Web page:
These external factors have been highlighted in several previous posts on this blog: the closure of schools in villages and small towns, damaging communities; the consequent imposition of long, tiring daily journeys on children; the refusal of many people in key positions of authority regularly to use the language, or even to learn it; the anti-democratic system of local government itself, with councillors routinely denied information they need to make fully informed decisions because officers (who thereby hold the trump cards) cite data protection, or commercial sensitivity.
Cymdeithas yr Iaith Gymraeg is campaigning for new planning policies to be applied across Wales, notably a new planning act to allow development applications to be refused if they would damage Welsh-speaking communities, language impact assessments to be compulsory for development applications above a specific size threshold, preference to be given to local people, and a Planning Tribunal for Wales to consider appeals, whether from communities or individuals.
Also padlocked to the fence were demands for Welsh to be a core consideration in future, sustainable economic development, for Welsh speakers to have clearer language rights, for the language to receive a fairer share of the government’s financial resources, for public services to be available in Welsh, and for all children to be taught Welsh to first-language standard (as with English in Scandinavian countries like Denmark, where so many people can switch seamlessly between languages).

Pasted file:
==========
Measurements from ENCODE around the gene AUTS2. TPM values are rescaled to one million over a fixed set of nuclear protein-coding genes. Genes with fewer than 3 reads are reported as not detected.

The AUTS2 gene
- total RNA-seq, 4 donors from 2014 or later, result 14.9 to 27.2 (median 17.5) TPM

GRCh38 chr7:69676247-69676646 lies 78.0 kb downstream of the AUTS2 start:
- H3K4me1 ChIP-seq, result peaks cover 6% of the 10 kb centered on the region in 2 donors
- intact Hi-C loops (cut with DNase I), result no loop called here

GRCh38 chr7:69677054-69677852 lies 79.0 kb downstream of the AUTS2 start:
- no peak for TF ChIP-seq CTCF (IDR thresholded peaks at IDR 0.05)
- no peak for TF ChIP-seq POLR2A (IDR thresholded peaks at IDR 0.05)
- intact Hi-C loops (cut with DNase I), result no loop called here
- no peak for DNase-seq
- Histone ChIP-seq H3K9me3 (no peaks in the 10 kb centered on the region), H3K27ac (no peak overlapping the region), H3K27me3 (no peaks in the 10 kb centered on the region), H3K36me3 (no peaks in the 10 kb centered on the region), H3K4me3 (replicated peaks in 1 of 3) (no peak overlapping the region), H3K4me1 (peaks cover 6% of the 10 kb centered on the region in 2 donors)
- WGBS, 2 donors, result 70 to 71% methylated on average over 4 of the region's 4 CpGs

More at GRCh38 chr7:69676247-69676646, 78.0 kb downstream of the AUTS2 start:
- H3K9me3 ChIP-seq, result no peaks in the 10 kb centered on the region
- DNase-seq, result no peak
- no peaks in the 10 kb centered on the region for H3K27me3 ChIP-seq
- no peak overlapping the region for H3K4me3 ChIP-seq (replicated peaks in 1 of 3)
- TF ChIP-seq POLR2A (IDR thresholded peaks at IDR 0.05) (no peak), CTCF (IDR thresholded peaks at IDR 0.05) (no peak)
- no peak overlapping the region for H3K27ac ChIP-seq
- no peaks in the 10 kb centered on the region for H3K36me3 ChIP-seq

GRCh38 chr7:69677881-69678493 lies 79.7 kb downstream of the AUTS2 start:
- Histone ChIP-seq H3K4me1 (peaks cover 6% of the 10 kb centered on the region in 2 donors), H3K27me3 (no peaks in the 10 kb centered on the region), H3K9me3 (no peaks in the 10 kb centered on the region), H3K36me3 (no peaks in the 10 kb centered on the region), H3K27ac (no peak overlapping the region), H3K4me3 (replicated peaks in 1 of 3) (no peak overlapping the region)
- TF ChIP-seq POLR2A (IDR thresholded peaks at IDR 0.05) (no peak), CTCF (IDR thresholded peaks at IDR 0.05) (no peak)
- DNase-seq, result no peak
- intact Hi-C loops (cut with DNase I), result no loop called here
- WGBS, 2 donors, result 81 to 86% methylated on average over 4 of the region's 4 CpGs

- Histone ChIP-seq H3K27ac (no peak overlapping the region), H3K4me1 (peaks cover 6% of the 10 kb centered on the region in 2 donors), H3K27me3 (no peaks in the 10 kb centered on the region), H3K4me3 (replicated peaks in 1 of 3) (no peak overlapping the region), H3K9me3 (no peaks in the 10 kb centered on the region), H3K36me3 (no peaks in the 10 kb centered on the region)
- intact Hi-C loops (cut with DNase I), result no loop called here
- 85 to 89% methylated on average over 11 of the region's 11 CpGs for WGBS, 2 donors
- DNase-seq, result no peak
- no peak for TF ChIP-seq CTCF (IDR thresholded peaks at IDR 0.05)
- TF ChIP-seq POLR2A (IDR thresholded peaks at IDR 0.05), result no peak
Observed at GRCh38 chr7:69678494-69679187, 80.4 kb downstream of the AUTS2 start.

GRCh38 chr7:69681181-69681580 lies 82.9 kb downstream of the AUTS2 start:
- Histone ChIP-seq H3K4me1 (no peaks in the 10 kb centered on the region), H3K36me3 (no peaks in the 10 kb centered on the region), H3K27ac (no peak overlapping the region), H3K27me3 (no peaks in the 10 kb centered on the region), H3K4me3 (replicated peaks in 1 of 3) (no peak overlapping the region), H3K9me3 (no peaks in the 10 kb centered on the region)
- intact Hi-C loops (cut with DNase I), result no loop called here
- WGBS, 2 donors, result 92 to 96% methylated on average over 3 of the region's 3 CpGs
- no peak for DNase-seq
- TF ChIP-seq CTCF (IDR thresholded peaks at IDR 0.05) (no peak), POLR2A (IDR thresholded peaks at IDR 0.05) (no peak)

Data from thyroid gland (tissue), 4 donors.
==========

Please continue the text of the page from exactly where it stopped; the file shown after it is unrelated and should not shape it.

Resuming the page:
Rousing speeches there were aplenty, from Toni Schiavone, Cymdeithas yr Iaith’s communities spokesperson, Mared Ifan, Welsh affairs president of the Aberystwyth students’ union, poet Ieuan Wyn, Hilary Paterson-Jones of the ‘Save Penrhos’ campaign on Anglesey, and several more. Carl Morris made the point about all children needing first-language fluency. Richard Vale spoke about the importance of Welsh-for-adults courses, so that everyone working in the community would be able to communicate with Welsh-speakers in Welsh. Unfortunately, the Welsh Government has just cut the Welsh for adults budget by 8%, or £1 in every £12.50.
Coincidentally, there was strong public support for cutting resources for Welsh when Carmarthenshire County Council held a budget seminar earlier this month: Carmarthenshire is a language heartland now under intense linguistic stress.
Across Wales the number of communities where at least 70% of people speak Welsh has slumped from 92 in 1991 to 39 in 2011. At this precipitous rate of decline, in another 20 years Welsh would be little more than a cultural relict. Statements of good intent mean nothing without resolve, and resources to back that resolve. We agonise when chimpanzees, or whales, or rain forests are threatened, so why have we been so passive in the face of assaults on the prime expression of a unique culture – its language?
Yesterday’s rally started with the South African national anthem, in memory of Nelson Mandela. It closed with ‘Mae hen wlad fy nhadau yn annwyl i mi’. Having locked their messages to the fence, the crowd dispersed quietly. Maybe several will be watching the funeral in South Africa today.